PORTLAND, Ore. The blimp with the 23-foot-long sensor-studded tether that is now hovering over the Pentagon is about to conduct novel tests of simulated airborne toxins. As the blimp releases a faux poison over the course of the next two weeks, a real-time system designed for first responders will gauge how much of the toxin has been discharged and where, and then predict where the plume will drift and how it will disperse.
Results of the effort, which is sponsored by the Defense Advanced Research Projects Agency, will be incorporated into an umbrella protection regime against chemical, biological and radiological toxins that can be adapted to all Defense Department facilities and foreign embassies.
"What we think is really novel about this system, making it the only one in the world, is that it uses what we call multiscale forecasting," said project leader Scott Swerdlin, a software engineer at the National Center for Atmospheric Research (NCAR).
The system infuses weather-forecasting models with specialized knowledge about the plume and dispersion patterns for various toxic agents, as well as venue-specific data such as the local temperature inversions at night, which could allow an airborne hazard to spread below rooftop height.
The plume-and-dispersion model spans four concentric airspaces, somewhat in the manner of a Russian nesting doll, with resolutions of a few kilometers down to 2 meters, respectively.
Meanwhile, a real-time monitoring system integrates streaming sensor data from fixed sites with at-a-distance measures such as Doppler and laser-based radars. The result is a virtual 3-D hemisphere around the protected site in this case, the grounds of the Pentagon with varying resolutions, from coarser to finer.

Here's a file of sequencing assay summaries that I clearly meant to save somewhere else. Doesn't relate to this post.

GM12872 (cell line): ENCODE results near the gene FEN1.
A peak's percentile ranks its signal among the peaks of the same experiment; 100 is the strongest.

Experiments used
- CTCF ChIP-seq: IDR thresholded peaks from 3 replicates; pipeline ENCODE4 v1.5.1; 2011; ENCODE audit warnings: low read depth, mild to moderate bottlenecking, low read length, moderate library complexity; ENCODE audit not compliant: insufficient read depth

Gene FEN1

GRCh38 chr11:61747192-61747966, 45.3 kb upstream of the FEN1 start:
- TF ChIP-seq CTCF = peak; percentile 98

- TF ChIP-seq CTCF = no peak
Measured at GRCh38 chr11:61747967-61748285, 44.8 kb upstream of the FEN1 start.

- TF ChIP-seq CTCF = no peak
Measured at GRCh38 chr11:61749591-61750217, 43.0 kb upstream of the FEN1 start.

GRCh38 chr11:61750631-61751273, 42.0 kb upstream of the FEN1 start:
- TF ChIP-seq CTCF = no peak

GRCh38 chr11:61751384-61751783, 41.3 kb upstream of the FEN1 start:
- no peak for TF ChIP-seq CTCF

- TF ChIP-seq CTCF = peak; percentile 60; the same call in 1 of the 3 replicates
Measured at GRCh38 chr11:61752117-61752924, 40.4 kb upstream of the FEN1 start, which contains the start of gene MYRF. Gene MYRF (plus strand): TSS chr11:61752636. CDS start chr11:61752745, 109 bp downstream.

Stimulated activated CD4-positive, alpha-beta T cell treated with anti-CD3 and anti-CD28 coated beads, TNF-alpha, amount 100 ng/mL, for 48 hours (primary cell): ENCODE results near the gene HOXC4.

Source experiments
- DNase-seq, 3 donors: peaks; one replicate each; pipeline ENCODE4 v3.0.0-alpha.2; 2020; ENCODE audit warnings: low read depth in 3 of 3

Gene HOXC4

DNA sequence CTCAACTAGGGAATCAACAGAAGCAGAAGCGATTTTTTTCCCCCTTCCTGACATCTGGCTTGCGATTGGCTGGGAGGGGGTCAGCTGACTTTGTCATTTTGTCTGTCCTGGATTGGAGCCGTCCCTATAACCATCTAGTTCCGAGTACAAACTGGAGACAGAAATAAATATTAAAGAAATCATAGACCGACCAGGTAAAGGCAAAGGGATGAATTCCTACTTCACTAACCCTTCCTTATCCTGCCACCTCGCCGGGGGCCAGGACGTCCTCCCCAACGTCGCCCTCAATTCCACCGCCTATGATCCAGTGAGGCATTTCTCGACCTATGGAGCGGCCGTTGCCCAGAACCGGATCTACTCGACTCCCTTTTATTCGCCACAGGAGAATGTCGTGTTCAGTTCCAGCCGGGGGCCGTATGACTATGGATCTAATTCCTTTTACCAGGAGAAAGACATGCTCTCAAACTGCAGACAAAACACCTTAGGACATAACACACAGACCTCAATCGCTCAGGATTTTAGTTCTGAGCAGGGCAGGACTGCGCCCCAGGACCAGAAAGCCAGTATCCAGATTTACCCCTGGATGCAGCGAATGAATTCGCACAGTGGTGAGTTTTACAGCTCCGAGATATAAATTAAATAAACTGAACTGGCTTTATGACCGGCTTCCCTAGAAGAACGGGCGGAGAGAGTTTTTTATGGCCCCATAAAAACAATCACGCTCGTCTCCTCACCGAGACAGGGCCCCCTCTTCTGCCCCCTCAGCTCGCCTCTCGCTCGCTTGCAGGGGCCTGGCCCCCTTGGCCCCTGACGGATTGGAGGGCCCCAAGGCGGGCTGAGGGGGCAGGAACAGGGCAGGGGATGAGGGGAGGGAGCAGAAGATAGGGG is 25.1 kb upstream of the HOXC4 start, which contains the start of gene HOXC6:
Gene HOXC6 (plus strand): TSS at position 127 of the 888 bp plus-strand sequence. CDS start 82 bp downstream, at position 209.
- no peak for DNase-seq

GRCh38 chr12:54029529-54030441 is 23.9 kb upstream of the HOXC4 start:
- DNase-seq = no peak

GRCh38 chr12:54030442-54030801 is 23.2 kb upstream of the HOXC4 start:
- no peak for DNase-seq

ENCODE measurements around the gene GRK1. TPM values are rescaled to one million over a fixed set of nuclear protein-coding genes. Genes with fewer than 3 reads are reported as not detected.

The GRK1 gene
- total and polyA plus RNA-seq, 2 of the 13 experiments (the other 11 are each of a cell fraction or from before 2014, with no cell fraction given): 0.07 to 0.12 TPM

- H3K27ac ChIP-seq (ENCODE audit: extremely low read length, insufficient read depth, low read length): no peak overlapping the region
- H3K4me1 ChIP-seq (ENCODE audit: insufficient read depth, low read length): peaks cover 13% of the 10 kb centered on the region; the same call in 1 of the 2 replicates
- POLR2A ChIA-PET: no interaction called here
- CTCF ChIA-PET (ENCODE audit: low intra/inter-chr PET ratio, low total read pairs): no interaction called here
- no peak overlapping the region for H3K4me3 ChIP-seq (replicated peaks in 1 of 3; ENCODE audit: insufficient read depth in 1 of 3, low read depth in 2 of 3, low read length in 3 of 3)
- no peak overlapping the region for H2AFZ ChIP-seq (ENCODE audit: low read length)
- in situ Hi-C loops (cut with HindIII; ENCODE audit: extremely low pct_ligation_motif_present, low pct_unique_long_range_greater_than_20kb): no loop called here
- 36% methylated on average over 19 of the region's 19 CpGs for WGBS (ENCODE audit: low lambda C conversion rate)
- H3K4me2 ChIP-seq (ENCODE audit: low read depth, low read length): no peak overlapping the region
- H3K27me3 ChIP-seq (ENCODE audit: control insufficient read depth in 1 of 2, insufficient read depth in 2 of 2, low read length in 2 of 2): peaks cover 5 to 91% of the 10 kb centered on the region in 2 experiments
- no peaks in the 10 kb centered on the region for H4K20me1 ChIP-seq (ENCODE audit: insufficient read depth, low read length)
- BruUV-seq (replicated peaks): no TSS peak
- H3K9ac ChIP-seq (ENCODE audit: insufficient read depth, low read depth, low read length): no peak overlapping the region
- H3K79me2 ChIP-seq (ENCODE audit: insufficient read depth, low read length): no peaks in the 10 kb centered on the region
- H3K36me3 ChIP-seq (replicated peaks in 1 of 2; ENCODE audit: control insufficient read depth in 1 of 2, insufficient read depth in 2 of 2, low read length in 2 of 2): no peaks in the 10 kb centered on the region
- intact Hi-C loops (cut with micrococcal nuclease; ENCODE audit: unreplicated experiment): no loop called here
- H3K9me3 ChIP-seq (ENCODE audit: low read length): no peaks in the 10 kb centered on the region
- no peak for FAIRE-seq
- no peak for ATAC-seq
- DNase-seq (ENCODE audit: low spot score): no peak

The air composition is known anywhere inside the hemisphere; turbulence measures enable the model to predict the near future and to self-correct for surprises in real-time.
At its widest reach, with a resolution of a few kilometers, the model gets updated every few hours from conventional weather-forecasting sources. At the next layer the resolution becomes finer, less than 1 km, by virtue of real-time data from fixed-sensor locations and from radar scans that are updated every 6 minutes.
At the next-finest scale, laser-based radars (lidars) bring the resolution down to about 75 meters. Finally, the finest scale brings the innermost layer's resolution down to 7 feet (2 meters), by virtue of on-site high-resolution meteorological sensors and fine-scale models that simulate the airspace around the forecast area and verify their predictions with finely focused local lidars.
Tests were scheduled to begin on Saturday and will run until May 15. The National Oceanic and Atmospheric Administration in cooperation with the U.S. Army's Dugway Proving Ground will release a simulated toxic gas called sulfur hexafluoride.Following this inert, invisible, nontoxic gas will enable Swerdlin's NCAR team to verify the accuracy of the computer models they have constructed.
The controlled releases will be monitored by thousands of passive ground-based meteorological instruments dubbed "pigs" (for program integrated ground-based samplers). The pigs will take second-by-second readings, time-stamp them and record them onto a fixed media for analysis after the last test on May 15.
Measuring in the air above the Pentagon enables the normal circular weather forecasts to be extended upward to create a model that is a true 3-D hemisphere. The blimp's sensor-studded tether, made from Kevlar, can be hoisted hundreds of feet high to make measurements that rival the accuracy of the ground-based pigs.
"One of the stars of the show is our 30 x 10-foot blimp," said Swerdlin. "The idea there is to fly it through what's called the boundary layer"the lowest part of the atmosphere from the surface up that is still affected by conditions on the ground."
Measurements taken by the blimp's tether will be correlated with simultaneous measurements from the lidar currently atop the Pentagon, "so that we can come to understand the atmosphere from the lidar [alone]," said Swerdlin. After May 15, the lidars alone will take over.
Coherent Technologies Inc. is providing the Doppler lidars for the test period.